October 5, 2021
How effective are SARS-CoV-2 vaccines in IBD patients?
SARS-CoV-2 is effective among patients with IBD, and its efficacy is not compromised by IBD therapy.
Lewis JD, Sandler RS, Brotherton C, et al. Effectiveness of SARS-CoV-2 Vaccination in a Veterans Affairs Cohort of Patients with Inflammatory Bowel Disease with Diverse Exposure to Immunosuppressive Medications. Gastroenterol. 2021;161(3):827–36; https://doi.org/10.1053/j.gastro.2021.05.044
This retrospective study included 14,697 patients with IBD treated at the Veterans Health Administration, 7,321 of whom had received at least one dose of an mRNA SARS-CoV-2 vaccine. Roughly 55% of vaccinated and unvaccinated patients were receiving mesalamine at the time of vaccination, while approximately one-fifth in each group were receiving an anti-tumor necrosis factor (TNF) agent alone, 11% were administered a thiopurine, 4% were receiving combination treatment with an anti-TNF and an immunomodulator, and the remaining patients were receiving ustekinumab, vedolizumab, methotrexate, tofacitinib and/or corticosteroids.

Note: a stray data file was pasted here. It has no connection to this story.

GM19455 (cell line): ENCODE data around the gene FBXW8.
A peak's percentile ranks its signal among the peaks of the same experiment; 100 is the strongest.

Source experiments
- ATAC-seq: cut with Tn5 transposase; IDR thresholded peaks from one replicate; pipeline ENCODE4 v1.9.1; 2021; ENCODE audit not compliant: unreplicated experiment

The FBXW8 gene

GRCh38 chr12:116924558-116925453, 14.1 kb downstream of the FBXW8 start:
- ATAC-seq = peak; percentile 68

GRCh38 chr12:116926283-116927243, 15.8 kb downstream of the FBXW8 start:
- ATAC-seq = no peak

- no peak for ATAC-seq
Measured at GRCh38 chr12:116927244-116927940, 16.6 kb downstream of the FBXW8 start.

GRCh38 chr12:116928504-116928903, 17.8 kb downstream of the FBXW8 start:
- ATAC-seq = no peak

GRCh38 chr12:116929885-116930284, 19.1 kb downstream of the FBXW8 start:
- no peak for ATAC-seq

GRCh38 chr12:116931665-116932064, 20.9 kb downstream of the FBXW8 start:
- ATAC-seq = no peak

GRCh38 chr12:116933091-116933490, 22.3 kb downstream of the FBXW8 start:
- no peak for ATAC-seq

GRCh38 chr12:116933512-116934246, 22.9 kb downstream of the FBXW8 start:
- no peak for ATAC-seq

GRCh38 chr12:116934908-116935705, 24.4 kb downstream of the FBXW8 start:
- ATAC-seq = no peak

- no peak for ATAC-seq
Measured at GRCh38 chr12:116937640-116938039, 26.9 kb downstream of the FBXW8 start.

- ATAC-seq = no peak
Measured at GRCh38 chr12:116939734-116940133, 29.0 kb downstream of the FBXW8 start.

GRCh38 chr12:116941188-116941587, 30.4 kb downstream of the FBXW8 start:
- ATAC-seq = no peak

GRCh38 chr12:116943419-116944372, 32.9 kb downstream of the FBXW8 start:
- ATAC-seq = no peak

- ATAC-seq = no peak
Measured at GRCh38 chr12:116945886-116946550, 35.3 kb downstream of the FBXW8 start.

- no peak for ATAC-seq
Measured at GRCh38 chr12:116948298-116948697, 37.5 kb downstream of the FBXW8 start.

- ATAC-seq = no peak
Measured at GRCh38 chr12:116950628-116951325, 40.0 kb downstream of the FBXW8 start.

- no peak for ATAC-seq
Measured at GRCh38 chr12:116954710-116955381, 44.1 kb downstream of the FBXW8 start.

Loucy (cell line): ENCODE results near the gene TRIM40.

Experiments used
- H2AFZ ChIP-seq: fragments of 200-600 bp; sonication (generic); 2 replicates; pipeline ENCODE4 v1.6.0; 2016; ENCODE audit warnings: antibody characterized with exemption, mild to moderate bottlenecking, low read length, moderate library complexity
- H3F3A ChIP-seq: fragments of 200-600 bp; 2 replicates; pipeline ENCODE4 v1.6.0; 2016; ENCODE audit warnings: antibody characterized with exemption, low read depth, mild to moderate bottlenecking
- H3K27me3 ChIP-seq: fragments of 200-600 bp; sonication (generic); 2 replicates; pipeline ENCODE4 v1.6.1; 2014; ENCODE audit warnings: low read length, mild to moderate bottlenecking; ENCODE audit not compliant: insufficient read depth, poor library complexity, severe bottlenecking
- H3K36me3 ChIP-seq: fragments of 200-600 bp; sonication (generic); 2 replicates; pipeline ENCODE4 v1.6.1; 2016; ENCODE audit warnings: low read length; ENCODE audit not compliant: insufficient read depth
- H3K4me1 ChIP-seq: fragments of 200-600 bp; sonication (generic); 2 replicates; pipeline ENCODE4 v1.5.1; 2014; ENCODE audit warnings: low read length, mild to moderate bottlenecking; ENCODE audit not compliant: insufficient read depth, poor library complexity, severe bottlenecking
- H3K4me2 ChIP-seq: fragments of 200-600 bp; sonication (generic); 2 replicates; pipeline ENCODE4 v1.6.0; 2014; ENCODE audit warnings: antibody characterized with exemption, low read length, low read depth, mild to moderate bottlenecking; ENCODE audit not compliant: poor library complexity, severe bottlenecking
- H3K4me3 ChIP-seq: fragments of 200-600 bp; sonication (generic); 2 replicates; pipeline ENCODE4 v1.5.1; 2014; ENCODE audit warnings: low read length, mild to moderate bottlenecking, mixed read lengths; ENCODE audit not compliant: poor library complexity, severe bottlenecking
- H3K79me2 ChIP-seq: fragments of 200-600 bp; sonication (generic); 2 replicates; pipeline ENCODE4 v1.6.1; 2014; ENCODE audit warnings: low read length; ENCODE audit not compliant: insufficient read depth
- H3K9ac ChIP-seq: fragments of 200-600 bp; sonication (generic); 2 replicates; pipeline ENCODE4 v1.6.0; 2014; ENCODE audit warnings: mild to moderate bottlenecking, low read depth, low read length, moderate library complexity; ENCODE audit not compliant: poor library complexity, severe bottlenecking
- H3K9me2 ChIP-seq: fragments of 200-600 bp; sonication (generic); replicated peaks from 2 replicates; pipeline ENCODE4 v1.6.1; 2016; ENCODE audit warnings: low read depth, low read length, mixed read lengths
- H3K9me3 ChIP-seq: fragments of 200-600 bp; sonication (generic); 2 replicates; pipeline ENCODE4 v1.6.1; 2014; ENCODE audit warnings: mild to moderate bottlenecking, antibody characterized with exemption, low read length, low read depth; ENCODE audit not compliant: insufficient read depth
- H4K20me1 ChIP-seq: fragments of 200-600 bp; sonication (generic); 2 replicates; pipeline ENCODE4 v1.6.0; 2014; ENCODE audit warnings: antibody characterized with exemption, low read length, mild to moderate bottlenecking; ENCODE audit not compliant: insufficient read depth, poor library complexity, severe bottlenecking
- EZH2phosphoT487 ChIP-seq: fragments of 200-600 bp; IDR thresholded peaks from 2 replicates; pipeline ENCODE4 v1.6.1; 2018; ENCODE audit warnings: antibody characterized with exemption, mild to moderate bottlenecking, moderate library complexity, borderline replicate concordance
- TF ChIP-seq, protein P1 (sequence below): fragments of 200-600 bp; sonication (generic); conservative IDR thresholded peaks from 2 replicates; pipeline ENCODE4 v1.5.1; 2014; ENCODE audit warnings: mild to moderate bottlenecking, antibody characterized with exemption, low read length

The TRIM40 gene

Patients were a median age 68 years, 61.8% had ulcerative colitis and most were white males.
Over a median follow-up of 123 days until April 20, 2021, 1.3% of unvaccinated individuals experienced SARS-CoV-2 infection, compared to 0.2% of partially vaccinated individuals and 0.1% of fully vaccinated individuals. Full vaccination was found to be 80.4% effective by seven days after the second dose, leading to a 69% reduced risk of infection (Hazard Ratio, 0.31; 95% Confidence Interval, 0.17–0.56; p<0.001). The type of IBD medication used and vaccine type administered did not affect vaccine effectiveness.
Study Design: Retrospective cohort
Allocation: Not applicable
Level of Evidence: 2b